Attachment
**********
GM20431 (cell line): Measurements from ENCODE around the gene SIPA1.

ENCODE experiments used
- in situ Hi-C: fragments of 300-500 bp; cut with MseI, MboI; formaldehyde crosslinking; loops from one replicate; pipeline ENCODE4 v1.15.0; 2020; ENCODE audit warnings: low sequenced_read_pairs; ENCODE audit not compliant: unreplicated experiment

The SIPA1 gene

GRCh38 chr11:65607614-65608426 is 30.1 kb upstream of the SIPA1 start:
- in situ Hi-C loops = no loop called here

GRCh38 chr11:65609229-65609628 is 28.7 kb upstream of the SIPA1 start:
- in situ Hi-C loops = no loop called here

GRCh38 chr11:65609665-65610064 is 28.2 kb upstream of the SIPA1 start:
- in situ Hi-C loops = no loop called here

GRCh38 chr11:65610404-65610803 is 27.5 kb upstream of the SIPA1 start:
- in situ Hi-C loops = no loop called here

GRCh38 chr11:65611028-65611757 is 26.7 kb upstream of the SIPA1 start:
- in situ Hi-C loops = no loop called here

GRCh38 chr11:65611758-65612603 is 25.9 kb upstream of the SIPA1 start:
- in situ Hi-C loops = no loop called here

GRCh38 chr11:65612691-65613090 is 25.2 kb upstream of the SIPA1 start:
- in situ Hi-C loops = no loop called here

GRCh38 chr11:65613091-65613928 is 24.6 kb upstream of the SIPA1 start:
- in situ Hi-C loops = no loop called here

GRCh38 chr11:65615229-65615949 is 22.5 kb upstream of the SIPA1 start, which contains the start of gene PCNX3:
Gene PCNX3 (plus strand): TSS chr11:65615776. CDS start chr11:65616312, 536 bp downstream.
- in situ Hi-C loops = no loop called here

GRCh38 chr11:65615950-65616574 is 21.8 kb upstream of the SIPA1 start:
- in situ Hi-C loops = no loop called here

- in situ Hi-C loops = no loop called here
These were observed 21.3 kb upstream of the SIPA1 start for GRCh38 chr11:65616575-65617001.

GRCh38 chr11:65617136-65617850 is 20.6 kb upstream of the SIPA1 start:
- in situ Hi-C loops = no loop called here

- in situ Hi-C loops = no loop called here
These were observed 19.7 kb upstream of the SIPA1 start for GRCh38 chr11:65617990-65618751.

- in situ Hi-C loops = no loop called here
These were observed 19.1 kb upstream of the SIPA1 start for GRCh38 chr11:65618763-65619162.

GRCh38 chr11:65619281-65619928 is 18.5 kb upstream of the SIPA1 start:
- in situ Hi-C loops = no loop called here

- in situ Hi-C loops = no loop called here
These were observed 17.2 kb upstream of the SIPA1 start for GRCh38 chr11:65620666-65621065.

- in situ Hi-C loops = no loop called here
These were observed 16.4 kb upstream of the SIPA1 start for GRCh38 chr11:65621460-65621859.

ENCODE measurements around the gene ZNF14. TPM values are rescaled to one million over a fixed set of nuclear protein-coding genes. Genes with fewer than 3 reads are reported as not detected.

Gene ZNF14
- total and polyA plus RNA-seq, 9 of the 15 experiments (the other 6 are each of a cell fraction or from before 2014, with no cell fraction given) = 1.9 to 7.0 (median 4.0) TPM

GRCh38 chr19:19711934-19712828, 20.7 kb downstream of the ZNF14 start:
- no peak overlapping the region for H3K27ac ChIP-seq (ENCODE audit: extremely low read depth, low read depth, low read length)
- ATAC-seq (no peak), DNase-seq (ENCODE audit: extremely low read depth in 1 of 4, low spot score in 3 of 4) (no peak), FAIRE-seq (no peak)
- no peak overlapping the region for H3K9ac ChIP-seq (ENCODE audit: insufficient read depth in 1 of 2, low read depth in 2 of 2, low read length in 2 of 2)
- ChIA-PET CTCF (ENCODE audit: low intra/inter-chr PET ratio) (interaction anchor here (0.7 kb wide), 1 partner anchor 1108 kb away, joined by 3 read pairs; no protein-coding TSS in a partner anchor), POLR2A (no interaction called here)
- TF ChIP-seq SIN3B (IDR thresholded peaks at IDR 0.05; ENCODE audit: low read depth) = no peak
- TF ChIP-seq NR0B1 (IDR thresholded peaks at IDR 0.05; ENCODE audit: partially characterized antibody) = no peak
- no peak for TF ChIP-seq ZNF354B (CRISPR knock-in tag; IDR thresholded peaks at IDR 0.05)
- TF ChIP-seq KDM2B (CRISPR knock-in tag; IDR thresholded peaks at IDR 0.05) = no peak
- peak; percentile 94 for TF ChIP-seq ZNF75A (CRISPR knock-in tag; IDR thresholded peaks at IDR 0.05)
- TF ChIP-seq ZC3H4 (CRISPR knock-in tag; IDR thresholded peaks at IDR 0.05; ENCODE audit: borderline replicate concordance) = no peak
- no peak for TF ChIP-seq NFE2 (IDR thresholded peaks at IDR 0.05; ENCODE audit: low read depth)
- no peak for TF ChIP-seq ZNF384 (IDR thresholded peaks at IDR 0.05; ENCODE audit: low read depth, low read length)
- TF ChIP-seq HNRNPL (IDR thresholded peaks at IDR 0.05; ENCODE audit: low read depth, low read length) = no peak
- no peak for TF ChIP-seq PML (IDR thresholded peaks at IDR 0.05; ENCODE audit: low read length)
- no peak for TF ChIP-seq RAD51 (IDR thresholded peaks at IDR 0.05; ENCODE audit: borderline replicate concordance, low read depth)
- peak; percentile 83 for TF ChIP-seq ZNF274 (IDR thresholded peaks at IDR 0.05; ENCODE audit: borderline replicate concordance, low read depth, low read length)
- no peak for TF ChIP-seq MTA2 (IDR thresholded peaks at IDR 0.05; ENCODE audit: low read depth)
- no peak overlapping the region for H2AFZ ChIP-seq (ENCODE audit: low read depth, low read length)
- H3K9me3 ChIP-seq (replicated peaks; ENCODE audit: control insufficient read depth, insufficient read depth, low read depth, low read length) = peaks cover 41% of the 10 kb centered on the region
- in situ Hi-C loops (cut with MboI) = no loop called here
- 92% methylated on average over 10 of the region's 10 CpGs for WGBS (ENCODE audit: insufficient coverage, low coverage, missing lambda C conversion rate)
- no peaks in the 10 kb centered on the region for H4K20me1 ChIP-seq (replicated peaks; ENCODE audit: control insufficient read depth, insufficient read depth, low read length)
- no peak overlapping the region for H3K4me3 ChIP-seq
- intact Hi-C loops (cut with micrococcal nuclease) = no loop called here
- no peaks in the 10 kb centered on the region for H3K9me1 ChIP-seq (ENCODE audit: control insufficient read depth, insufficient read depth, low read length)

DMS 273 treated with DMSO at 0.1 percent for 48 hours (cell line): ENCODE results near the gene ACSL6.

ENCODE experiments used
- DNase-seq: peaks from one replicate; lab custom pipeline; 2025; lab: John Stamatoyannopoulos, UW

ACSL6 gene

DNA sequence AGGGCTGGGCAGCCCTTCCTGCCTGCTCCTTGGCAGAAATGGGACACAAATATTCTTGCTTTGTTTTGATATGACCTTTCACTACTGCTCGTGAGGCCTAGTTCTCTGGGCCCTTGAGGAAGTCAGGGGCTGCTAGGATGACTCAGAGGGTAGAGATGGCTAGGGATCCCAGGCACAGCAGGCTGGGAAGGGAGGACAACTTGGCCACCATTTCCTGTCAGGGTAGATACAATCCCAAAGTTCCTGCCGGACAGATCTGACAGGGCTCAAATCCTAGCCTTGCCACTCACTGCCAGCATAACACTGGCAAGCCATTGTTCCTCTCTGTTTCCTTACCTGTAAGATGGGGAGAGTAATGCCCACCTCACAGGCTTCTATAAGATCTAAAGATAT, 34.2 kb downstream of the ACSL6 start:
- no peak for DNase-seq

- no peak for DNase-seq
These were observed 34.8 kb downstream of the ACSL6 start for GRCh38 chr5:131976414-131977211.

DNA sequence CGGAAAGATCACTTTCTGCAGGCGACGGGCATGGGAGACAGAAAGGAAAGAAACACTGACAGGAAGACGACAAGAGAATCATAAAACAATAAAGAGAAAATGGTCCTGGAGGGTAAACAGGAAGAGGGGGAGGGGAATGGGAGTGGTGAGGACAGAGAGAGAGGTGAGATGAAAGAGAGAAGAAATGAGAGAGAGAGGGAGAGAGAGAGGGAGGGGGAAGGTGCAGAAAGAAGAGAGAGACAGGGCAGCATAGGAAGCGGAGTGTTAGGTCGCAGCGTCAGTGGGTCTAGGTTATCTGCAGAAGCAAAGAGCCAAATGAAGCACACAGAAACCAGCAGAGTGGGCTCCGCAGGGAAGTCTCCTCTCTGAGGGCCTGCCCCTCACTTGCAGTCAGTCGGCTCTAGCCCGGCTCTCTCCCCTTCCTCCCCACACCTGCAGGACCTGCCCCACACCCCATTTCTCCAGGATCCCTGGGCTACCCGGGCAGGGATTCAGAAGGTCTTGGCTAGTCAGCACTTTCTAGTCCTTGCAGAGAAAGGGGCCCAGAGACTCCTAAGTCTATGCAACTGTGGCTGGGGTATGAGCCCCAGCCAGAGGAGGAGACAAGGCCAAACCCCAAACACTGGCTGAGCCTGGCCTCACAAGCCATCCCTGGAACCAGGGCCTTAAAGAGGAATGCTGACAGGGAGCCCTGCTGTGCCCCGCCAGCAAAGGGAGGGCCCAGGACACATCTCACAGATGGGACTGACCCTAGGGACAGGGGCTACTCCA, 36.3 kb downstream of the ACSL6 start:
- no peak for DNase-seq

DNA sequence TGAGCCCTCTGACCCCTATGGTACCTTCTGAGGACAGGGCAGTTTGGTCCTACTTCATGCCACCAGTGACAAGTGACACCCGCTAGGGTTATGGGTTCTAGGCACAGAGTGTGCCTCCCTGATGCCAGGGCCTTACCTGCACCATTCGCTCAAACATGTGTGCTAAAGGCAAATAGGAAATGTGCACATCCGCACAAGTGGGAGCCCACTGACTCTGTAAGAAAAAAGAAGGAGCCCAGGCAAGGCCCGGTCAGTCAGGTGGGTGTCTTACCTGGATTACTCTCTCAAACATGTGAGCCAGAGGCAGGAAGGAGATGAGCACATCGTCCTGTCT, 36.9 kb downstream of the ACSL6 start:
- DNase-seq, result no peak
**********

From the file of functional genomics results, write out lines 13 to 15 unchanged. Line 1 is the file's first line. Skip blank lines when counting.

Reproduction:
GRCh38 chr11:65611028-65611757 is 26.7 kb upstream of the SIPA1 start:
- in situ Hi-C loops = no loop called here

GRCh38 chr11:65611758-65612603 is 25.9 kb upstream of the SIPA1 start: